ONE image shows the cold moon rising above a granite tor in the desolate Snowy Mountains with Mars making a guest appearance; another a traffic-choked Sydney street lashed with distorting rain.
Very different but both have been singled out as being among the best examples of images that have captured Australia's contrasting weather conditions.
The annual Bureau of Meteorology Australian Weather Calendar assembles 13 images from six states and the Australian Antarctic Territory - each one illustrating a different weather phenomenon.
July's image captures a stunning crack of lightning over the Kimberley. April's is the view from a Flying Doctor's plane as it pieces it way through giant altocumulus clouds glowing an eerie orange.
Andrea Peace, a meteorologist at the Bureau, said the images had been chosen to represent the full spectrum of Australian weather.
"The January image was taken at Mount Hotham and features a vivid orange sunset over a snowy landscape," said Ms Peace.
"When Sun is low to the horizon, light travels further through the atmosphere and light at shorter wavelengths, blue light, gets scattered more leaving the red and orange hues to reflect from dust cloud and mist particles making for as spectacular image."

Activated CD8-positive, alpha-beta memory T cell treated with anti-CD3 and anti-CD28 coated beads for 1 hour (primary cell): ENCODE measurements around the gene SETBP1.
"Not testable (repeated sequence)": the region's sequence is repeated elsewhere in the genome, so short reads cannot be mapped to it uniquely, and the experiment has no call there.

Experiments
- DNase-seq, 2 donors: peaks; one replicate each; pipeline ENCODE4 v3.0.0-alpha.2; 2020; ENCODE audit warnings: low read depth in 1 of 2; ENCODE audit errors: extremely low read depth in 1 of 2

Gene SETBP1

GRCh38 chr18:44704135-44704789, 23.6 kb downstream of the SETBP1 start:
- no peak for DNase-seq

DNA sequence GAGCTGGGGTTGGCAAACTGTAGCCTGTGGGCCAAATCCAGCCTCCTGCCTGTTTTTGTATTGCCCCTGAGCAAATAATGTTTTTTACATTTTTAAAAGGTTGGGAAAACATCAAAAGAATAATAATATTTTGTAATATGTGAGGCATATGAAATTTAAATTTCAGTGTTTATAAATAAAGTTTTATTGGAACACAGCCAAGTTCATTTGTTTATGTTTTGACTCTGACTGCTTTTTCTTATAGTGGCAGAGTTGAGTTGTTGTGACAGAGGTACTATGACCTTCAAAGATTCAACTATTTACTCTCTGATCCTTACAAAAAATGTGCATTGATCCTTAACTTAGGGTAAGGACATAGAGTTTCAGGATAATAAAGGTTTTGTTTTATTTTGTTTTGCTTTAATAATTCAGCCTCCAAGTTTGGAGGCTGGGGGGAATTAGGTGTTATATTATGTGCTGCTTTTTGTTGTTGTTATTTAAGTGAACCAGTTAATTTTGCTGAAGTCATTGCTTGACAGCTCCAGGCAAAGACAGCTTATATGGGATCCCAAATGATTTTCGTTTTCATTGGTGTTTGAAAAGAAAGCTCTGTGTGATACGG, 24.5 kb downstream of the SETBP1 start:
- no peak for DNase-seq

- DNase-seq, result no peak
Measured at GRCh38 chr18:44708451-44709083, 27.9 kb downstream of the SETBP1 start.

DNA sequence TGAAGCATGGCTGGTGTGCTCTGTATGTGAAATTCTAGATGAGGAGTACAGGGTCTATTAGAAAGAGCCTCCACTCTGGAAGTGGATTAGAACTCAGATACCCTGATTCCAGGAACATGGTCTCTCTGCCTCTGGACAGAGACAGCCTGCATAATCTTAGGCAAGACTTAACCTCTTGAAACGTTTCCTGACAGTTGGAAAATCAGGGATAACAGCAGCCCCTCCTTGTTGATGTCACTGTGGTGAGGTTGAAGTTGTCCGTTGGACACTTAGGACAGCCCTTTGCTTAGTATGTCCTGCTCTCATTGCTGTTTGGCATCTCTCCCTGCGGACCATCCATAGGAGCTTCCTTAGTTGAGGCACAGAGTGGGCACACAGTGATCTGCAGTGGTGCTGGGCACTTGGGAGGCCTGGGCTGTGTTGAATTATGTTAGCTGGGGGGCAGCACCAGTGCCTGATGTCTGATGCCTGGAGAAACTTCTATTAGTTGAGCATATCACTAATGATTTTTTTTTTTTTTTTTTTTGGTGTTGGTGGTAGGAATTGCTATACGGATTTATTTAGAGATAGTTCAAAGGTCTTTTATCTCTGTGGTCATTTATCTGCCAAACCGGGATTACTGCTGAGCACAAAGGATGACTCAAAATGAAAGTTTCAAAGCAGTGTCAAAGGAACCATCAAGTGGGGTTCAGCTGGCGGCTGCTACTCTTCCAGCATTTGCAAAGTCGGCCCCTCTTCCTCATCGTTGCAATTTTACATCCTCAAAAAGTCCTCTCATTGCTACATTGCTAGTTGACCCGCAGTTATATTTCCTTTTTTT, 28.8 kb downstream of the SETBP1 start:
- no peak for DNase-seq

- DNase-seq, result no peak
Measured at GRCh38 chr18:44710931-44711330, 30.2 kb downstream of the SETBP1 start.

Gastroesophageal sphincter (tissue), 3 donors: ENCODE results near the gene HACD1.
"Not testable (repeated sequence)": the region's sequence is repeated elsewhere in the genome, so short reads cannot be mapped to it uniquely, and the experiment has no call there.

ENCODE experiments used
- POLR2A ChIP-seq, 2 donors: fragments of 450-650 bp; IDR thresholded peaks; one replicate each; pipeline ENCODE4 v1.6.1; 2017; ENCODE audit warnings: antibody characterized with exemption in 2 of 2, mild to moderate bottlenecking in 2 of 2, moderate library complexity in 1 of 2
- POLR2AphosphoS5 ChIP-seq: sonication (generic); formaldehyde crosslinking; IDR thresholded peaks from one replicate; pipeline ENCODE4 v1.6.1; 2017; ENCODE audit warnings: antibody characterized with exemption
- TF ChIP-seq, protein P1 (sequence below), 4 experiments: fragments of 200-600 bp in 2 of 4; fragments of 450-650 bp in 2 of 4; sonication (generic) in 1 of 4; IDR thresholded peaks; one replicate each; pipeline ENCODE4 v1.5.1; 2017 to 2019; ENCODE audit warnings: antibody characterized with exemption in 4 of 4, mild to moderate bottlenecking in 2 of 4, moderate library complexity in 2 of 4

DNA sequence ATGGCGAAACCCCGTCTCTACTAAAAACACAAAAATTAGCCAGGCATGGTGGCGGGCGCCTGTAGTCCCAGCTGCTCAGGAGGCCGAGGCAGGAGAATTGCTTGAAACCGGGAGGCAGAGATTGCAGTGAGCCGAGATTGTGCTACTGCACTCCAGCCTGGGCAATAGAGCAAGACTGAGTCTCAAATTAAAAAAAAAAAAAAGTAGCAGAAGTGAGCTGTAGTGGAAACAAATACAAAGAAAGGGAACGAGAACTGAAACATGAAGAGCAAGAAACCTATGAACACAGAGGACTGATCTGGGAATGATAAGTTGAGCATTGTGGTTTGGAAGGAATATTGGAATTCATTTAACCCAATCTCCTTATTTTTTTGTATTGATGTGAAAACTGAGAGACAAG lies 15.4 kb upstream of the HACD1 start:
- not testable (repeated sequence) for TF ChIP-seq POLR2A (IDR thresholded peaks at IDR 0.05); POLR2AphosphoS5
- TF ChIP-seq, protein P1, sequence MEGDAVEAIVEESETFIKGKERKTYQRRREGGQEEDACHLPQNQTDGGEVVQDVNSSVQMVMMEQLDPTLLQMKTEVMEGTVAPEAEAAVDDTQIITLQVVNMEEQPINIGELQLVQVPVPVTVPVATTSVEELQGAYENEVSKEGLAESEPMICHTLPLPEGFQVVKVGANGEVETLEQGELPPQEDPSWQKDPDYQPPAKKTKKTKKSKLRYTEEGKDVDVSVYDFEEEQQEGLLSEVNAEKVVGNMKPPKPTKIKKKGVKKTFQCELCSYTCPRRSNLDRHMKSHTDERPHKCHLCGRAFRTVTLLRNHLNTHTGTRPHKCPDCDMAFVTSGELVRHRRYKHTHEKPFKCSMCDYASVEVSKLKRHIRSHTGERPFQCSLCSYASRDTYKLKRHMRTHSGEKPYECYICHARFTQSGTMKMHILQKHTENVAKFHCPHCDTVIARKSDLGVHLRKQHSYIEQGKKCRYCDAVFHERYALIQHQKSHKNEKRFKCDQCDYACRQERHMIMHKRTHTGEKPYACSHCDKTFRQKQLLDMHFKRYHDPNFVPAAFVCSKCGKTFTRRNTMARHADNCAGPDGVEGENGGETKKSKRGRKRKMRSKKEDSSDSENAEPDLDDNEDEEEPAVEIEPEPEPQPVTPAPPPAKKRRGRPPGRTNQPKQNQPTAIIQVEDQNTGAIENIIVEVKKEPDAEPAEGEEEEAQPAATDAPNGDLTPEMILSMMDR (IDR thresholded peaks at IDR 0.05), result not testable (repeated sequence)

"December's image features the aurora australis at Davis Station in Antarctica. Also called the Southern lights, it's a common sight in Antarctica," said Ms Peace.
"When charged particles from solar flares approach the earth they are directed towards the poles and when entering the atmosphere they collide with atoms and trigger light emissions."
The patterns and shapes of the aurora are determined by magnetic fields and the flow of the charged particles.
CEO and Director of Meteorology, Dr Andrew Johnson, said he was excited about the collection of images featured in this year's calendar.
"Every year the Australian Weather Calendar stands out due to its exceptional quality and detail with every image accompanied by a scientific explanation of the phenomena featured," he said.